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Urban Culture Trails
Explore city at your own pace
The initial series of four themed, self-guided Urban Culture Trails offer you the opportunity to discover Manchester's arts & culture scene past and present by walking it. Whether you want to read up before you visit Manchester or simply walk it whilst in the city, the free-to-download trails offer an easy way to find out about Manchester's diverse culture scene and the many stories behind it.
Here's a quick snapshot on each of the trails to help you pick the right one. Click on the titles below or use the related downloads on the right hand side to download your trail.
Manchester's museums and galleries are closely linked with the city's unique past from an industrial powerhouse to the rise of the Free Trade Movement and Suffrage Movement right through to the bold and contemporary city it is today. Manchester's museums and galleries hold up a mirror to the radical spirit of the city, both in terms of the evolution and architecture of the building themselves and the approach they have taken to engaging people from all walks of life in high art and popular culture.
Manchester has always been known for its independent music scene. There's Charles Halle who pioneered organised musical life in Manchester and established the UK's first symphony orchestra, the birth of Northern Soul or the legendary Sex Pistols concert which started the punk rock and New Wave movement. Not to forget is the Madchester era and the rise and fall of Factory Records and the Hacienda. Music in Manchester has always refused to be pigeon-holed. It's this rebellious streak that's lives on today, which is why the city can embrace such a huge range of musical tastes.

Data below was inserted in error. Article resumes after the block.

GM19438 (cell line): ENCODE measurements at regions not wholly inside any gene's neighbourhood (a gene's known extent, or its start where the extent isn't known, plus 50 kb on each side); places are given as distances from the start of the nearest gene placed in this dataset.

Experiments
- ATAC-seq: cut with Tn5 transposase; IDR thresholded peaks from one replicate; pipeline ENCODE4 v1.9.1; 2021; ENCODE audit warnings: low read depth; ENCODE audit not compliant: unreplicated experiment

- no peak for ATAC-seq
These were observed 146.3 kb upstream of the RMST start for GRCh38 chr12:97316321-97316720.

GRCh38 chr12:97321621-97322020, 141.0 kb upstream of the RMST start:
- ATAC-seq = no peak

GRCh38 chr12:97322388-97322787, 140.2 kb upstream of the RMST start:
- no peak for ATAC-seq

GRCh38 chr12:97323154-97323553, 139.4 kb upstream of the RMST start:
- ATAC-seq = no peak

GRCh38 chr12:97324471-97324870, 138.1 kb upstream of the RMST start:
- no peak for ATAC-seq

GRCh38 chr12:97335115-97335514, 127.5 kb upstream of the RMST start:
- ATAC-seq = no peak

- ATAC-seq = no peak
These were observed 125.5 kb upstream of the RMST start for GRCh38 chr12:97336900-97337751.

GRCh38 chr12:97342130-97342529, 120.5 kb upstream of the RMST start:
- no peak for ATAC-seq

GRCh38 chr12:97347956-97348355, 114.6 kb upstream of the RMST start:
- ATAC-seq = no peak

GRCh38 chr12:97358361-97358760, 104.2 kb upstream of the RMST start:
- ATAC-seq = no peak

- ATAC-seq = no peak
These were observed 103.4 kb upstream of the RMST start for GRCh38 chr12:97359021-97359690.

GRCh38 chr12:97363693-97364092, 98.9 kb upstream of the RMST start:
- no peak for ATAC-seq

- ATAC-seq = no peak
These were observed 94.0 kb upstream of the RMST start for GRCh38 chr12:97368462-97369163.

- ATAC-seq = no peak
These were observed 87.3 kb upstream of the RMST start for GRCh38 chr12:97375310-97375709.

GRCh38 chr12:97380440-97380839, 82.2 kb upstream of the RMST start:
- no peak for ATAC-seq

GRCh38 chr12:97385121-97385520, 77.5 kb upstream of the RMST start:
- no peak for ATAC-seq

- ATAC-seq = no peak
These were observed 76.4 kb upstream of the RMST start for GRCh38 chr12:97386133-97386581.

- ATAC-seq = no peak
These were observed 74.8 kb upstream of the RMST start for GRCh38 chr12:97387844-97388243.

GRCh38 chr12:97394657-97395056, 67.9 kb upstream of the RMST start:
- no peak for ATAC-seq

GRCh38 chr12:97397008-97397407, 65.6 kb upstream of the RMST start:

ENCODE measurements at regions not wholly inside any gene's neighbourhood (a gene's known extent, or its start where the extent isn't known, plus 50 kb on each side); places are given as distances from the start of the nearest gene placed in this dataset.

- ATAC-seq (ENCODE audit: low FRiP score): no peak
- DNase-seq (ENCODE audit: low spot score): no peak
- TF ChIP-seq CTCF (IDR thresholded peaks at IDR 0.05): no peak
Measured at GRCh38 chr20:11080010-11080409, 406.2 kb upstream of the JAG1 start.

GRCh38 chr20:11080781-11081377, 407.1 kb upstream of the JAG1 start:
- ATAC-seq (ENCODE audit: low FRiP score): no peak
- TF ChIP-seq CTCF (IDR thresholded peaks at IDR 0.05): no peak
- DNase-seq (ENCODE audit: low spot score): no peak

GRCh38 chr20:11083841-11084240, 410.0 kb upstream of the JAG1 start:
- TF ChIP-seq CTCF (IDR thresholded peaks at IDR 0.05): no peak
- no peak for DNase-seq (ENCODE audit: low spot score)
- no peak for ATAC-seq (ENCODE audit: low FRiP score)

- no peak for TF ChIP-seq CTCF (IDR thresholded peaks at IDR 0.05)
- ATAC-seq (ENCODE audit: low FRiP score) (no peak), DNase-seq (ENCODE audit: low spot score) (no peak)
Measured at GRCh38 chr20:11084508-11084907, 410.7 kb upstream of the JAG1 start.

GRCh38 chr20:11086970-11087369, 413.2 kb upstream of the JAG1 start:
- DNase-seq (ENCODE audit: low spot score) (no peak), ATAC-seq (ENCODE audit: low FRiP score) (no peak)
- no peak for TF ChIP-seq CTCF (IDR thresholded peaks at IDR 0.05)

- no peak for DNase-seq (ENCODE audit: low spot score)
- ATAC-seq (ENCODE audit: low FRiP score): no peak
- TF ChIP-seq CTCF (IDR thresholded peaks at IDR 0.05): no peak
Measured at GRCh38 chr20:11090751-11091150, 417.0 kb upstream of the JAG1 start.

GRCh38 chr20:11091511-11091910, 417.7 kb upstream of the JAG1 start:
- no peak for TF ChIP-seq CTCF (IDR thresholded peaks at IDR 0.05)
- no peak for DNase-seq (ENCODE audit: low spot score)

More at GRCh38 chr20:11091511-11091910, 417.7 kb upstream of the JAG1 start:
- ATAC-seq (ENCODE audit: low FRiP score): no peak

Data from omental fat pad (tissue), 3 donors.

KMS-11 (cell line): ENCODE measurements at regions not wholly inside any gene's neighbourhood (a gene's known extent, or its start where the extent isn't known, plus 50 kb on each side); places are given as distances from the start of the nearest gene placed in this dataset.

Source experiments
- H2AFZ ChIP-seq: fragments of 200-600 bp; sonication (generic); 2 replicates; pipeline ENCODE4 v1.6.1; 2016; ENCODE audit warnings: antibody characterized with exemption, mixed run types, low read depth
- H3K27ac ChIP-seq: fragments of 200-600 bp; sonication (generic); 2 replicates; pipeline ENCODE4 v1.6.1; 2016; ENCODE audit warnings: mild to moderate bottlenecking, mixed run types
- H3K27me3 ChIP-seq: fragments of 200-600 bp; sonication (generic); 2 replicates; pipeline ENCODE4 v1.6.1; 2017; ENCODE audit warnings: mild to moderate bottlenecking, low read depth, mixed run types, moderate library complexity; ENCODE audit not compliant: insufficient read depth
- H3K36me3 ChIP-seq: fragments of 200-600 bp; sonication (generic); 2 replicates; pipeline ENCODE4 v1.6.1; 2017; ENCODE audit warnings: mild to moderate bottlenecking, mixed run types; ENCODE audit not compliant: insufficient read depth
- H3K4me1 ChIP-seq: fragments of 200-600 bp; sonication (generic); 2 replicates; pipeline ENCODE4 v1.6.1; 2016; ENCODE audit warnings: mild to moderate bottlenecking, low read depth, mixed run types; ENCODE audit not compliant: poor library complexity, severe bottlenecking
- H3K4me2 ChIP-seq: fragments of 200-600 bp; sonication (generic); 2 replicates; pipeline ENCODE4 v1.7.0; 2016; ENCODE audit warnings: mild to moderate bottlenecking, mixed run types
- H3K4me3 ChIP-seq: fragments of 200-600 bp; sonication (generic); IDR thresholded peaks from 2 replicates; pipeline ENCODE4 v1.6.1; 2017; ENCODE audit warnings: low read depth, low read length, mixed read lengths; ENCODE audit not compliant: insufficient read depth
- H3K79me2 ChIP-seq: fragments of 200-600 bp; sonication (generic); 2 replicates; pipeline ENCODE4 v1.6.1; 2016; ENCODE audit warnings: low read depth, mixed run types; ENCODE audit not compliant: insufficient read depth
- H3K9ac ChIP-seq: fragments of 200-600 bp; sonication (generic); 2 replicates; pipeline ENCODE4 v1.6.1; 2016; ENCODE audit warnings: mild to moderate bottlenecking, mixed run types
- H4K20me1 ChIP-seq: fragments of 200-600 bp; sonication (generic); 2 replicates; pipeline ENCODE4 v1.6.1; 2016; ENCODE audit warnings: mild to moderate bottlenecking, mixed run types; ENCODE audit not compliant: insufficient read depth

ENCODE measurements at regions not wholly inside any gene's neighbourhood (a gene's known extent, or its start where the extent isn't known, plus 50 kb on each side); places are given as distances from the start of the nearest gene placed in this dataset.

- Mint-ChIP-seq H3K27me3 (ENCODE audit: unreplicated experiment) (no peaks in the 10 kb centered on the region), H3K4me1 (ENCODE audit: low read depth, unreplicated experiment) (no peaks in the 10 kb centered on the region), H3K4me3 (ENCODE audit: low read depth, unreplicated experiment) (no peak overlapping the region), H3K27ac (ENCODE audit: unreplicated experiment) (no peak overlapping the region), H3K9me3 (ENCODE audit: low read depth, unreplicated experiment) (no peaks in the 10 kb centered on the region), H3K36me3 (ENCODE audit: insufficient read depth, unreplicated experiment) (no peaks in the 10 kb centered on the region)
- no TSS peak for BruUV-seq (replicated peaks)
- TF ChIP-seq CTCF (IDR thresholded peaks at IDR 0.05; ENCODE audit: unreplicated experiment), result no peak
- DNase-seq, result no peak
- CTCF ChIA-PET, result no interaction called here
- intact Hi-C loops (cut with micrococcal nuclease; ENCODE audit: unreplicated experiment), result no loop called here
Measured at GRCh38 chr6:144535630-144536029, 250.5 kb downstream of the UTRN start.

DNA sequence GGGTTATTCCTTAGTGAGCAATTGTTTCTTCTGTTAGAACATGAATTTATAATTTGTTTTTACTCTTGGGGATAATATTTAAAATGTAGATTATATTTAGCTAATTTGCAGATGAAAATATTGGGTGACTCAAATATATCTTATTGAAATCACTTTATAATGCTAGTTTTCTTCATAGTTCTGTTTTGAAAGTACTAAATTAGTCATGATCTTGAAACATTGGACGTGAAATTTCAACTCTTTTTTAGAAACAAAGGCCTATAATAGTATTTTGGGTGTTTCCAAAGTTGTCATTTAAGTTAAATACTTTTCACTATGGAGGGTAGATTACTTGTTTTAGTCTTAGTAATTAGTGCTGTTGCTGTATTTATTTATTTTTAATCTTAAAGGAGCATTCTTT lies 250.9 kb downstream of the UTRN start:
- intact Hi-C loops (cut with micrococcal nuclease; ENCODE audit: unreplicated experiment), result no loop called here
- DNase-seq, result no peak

Manchester has a long history of creativity, and innovation has led the city to be a city of firsts. Manchester's contemporary arts scene is both innovative and creative, from the UK's only centre of contemporary Chinese art to Islington Mill - an old cotton-spinning mill housing over fifty artists' studios (and the Ting Tings' rehearsing space).
The drive for innovation and change that made Manchester the city it is today is reflected by its theatrical history. Manchester was the first city in the UK to have a repertory theater, was the birthplace of the Manchester School of Dramatists, is still home to UK largest theater concentration outside London and the former Cotton Exchange, once the world's biggest trading hall, now houses one of Manchester's most prestigious theatres.